The truth is, freelancing can be a great option for some attorneys (provided your career plans don’t include someday being a Supreme Court Justice or the managing partner at a mega-firm), but as with most career decisions, people tend to gloss over some of the less appealing aspects of the path while dreaming of life without a boss, a commute, or client drama. In the interest of helping other people avoid some of the misconceptions I had when I started full-time freelancing, let me point out some of the, well, less-than-green grass on the other side. Read the rest of this entry »
I was sitting thinking about my brother reading this site. I could just imaging how the conversation would go.
You have another site? Cool! What’s the url?
No, don’t read it.
Because it’s crap!
Oh, come on.
And so on.
Don’t get me wrong, I don’t really think this site is crap. At least I certainly hope it isn’t. Although, if you disagree, feel free to tell me in the comments. I just do not think it is good enough for my brother. However, it is the best I can do at the moment. I am used to writing about Social Security topics. However, every subject is different and I am still cutting my teeth on writing technology and law practice posts on a regular basis.
This made me think about a conversation I was having with my wife about the dangerous myth of innate talent. Generally in this society, we believe that people are naturally good at things.
Wow, he’s a good football player.
She’s such a talented violinist.
They really know how to deal with problem kids.
The problem with this it totally discounts the value of the hard work that goes into making a person a success. What we call talent is usually just a starting point. It may make things initially easier. However, how far you go depends on the effort put in. Of course, effort alone does not guarantee success, but it is a good predictor of how far a person will go. You may never play in the NBA if you are only 5 foot nothing even if you practice 50 hours a week. However, you may well become the will be the best 5 foot tall player. Yes, I am talking obliquely about Malcom Gladwell’s 10,000 hour rule.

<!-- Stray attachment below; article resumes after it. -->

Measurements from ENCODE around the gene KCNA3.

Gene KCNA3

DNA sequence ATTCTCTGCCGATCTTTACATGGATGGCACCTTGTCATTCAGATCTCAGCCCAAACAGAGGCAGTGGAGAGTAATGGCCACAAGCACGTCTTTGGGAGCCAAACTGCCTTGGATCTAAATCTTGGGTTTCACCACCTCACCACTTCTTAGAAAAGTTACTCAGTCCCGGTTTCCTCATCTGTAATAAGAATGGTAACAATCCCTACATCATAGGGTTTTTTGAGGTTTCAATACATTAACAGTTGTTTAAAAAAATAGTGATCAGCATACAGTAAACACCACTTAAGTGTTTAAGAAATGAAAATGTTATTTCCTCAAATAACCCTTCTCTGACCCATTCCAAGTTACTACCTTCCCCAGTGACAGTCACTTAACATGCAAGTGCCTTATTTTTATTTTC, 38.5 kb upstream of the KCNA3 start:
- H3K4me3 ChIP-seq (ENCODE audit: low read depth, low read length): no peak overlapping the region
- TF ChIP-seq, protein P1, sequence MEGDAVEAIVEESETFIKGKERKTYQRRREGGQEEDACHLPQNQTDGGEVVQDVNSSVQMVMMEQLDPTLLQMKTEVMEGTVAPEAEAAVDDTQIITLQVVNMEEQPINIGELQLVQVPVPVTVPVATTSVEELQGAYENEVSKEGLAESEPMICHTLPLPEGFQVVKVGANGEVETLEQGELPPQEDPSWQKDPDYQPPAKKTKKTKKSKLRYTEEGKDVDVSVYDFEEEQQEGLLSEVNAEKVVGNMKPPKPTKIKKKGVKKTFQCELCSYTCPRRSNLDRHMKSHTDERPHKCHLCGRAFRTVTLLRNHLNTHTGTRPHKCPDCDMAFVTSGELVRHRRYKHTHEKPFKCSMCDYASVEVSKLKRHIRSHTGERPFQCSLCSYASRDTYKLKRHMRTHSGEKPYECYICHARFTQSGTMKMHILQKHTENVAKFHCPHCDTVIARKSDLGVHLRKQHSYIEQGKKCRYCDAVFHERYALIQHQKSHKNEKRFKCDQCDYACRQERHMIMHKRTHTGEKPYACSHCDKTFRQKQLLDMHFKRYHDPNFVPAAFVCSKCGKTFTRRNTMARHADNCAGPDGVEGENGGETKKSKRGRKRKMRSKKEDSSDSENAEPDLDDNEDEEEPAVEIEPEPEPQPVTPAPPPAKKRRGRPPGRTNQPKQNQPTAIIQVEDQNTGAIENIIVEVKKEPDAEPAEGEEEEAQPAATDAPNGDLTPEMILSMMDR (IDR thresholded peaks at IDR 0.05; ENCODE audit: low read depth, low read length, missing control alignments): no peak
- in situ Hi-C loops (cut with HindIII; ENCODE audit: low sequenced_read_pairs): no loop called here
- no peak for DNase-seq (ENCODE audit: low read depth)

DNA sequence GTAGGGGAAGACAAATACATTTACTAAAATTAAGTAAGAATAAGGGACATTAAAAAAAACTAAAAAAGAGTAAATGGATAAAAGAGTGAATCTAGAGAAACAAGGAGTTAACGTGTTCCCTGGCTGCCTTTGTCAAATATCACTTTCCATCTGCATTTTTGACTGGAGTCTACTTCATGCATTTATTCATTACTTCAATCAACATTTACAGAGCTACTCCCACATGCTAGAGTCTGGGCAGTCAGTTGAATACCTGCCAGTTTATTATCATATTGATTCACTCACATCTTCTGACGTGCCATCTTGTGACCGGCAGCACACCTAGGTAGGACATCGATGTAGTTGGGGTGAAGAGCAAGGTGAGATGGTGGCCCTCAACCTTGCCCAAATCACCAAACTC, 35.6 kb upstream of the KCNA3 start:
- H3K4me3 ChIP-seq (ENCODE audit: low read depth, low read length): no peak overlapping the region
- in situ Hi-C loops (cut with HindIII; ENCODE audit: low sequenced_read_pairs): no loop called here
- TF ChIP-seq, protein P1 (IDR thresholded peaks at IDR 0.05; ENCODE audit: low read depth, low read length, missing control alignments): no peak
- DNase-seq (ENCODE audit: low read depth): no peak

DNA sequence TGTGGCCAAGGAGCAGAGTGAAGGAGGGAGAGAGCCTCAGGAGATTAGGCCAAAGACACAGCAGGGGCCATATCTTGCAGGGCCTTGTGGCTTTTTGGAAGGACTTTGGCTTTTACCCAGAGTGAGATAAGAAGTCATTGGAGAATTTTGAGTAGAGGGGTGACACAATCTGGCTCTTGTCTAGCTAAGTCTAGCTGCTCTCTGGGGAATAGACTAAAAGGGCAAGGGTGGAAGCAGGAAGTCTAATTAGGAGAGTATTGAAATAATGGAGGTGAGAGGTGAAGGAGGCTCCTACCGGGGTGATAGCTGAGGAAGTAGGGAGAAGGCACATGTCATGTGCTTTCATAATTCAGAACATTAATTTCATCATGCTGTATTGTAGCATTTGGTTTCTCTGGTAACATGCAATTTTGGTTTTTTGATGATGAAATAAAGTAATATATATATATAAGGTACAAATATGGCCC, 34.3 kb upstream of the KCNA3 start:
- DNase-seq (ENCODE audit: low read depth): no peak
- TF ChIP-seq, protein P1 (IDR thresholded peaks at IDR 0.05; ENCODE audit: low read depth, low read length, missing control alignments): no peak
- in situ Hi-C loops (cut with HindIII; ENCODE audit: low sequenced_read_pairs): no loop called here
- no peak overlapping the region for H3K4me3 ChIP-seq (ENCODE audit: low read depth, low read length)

What does this have to do with blogging? I write to become a better writer. I realize that I may not be creating the best content on the internet. I also know I will never create better content without writing what I am currently capable of.
So, hurray for crap! Because I know I cannot become a better at anything with first being lousy at it!
In case you don’t know, MarketCircle, the company Amin works for, are the developers of Daylite and Billings – two native Apple project management and billing software solutions for both the Mac and iPhone. For many Mac using lawyers, Amin is the face of MarketCircle: active on the Macs in Law Office’s listserve and the MarketCircle representative at the last two MILOfest conferences (which MarketCircle has sponsored).
The principle of reciprocity is if you do something for someone, they are more likely to do something for you. This runs the gammut from free samples to bringing someone glass of water, to hosting conferences and dinners. Even if the person know they are being manipulated, it still works.
In a legal firm environment, reciprocity can be invoked with something as simple a sending information packets, giving people at your office a hot drink, or hosting a seminar and a meal.
People go where other people are. If you see one person looking up, you will pass him by. On the other hand, if you see four people standing around looking up, you are likely to stop and look as well. That is the principle of social proof.
The easiest way to implement social proof in your practice is through testimonial.